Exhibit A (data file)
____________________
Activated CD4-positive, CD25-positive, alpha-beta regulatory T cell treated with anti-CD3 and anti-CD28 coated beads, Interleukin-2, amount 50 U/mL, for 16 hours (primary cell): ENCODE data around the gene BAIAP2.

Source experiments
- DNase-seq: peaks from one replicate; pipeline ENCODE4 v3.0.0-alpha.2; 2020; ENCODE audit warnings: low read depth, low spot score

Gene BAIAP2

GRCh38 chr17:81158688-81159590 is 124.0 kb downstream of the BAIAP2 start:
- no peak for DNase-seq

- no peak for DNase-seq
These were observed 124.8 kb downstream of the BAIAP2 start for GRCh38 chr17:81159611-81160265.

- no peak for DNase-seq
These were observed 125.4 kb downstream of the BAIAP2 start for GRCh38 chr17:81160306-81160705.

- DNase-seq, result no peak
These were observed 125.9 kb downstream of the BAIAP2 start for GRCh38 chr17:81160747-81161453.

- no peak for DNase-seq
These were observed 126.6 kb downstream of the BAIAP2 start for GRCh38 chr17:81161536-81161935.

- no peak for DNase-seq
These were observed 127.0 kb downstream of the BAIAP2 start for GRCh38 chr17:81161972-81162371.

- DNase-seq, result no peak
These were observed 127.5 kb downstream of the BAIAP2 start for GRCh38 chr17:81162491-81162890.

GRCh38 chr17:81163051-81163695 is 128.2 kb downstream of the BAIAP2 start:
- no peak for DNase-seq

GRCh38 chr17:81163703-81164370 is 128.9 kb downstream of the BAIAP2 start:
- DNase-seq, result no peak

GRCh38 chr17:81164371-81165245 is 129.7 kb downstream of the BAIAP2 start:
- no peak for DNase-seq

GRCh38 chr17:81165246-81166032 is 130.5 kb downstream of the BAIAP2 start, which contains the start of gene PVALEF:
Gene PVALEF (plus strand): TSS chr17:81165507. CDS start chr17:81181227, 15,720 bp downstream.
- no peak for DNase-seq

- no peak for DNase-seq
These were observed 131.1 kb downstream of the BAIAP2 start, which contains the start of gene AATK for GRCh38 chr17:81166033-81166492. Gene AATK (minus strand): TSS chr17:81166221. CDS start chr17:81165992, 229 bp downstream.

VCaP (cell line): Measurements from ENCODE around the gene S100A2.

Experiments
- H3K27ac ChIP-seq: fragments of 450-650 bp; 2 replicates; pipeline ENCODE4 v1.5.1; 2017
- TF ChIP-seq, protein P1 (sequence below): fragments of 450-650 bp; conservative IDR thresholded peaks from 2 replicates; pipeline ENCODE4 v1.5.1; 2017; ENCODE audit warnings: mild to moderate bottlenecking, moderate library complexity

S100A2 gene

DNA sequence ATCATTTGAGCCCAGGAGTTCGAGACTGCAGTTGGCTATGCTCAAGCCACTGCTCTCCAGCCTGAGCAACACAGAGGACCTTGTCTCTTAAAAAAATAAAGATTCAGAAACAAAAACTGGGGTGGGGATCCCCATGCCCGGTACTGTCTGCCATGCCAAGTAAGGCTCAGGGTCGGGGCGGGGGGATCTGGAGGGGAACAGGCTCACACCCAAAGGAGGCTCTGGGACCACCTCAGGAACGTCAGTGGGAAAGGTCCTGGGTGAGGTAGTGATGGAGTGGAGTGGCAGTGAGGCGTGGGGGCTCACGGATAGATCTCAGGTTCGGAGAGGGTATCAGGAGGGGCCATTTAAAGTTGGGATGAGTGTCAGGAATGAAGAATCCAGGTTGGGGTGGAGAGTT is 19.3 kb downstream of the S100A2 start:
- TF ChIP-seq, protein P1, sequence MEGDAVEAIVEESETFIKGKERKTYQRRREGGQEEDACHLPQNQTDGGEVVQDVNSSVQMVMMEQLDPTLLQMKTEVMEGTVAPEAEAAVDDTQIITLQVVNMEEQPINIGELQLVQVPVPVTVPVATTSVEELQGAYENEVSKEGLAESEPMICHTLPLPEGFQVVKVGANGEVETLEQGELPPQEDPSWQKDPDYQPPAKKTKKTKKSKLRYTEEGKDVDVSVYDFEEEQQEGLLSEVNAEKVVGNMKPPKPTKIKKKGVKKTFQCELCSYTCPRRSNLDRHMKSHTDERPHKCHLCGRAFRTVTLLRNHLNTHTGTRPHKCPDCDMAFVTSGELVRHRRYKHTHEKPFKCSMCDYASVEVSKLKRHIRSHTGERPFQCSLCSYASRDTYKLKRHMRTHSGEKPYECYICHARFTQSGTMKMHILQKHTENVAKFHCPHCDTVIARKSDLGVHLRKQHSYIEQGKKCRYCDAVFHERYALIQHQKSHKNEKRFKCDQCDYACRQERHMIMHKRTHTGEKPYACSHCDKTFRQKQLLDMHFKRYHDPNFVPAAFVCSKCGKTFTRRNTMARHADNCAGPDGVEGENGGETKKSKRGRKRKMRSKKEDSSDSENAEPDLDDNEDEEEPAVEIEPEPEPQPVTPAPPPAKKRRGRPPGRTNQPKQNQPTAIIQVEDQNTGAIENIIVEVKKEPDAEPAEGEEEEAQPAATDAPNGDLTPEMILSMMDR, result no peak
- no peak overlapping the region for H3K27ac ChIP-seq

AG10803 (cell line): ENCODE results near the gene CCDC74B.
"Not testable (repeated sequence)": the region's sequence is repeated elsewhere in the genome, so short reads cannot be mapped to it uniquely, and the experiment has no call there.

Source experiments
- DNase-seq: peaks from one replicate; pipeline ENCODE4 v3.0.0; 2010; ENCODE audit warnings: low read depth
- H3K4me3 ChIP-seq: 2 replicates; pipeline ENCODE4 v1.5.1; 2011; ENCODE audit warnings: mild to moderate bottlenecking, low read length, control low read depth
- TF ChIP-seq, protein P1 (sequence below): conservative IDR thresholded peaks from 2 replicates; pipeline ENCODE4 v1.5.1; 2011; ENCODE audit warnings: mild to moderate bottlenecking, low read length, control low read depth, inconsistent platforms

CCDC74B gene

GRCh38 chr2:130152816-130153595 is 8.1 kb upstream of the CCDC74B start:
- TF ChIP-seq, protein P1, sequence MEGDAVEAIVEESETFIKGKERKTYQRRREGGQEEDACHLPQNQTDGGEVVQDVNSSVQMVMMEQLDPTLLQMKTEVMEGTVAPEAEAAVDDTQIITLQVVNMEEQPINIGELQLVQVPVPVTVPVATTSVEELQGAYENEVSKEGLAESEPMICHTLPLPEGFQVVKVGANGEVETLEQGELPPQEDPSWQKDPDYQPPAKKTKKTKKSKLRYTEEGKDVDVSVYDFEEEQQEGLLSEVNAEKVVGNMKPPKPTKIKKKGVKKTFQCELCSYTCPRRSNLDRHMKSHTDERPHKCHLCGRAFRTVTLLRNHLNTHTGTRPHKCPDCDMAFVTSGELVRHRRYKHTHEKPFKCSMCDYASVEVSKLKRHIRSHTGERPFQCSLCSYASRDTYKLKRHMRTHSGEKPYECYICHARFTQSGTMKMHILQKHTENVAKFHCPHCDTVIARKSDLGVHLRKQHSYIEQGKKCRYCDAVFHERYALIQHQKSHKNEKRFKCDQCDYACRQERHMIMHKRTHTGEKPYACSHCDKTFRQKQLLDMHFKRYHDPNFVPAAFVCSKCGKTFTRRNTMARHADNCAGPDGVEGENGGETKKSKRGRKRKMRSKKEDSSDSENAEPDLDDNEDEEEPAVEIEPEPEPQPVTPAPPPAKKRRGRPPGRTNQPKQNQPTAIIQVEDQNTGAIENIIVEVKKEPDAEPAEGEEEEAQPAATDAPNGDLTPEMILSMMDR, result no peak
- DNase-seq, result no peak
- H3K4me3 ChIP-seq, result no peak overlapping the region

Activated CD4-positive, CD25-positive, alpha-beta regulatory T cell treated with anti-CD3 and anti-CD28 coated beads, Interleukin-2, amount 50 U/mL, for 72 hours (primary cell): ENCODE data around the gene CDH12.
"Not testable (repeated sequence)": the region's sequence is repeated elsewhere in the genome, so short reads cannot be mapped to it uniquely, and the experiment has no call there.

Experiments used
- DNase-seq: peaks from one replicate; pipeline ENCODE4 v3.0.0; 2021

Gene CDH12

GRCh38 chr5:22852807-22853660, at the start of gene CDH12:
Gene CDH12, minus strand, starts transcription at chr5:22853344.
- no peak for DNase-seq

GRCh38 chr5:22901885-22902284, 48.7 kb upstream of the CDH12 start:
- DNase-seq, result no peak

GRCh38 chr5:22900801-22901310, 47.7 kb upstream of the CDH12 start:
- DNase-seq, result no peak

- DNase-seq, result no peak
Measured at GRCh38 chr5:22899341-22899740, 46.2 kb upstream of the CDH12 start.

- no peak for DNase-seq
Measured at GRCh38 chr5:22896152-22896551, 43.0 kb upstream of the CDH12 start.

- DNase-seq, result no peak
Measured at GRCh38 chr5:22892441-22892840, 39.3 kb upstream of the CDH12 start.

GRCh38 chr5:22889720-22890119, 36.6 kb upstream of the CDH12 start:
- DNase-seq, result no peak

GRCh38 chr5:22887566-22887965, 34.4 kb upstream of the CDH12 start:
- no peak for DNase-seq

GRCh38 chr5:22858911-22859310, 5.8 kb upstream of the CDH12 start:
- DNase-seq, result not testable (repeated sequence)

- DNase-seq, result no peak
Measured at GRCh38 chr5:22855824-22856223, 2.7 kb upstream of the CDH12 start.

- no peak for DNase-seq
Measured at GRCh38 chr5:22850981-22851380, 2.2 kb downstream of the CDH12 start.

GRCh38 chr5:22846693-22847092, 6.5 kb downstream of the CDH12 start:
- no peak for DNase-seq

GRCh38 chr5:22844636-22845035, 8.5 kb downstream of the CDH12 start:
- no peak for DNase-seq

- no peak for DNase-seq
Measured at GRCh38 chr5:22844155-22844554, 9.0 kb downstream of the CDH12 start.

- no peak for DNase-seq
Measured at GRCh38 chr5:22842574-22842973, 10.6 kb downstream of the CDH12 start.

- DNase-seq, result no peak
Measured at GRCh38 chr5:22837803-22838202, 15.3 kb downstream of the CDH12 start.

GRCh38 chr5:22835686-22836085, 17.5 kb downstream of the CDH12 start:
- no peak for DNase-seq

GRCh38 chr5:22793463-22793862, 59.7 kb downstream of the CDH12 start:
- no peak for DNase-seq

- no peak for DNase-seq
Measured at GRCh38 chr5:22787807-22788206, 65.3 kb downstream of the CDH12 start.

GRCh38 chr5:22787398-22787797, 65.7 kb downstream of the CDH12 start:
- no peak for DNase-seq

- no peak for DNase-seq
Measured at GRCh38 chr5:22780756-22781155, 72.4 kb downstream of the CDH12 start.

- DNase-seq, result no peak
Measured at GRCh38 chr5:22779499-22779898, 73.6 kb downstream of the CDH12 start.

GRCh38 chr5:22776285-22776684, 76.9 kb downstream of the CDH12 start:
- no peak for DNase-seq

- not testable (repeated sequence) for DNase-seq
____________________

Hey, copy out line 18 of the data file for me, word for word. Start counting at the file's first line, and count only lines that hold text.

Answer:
These were observed 127.5 kb downstream of the BAIAP2 start for GRCh38 chr17:81162491-81162890.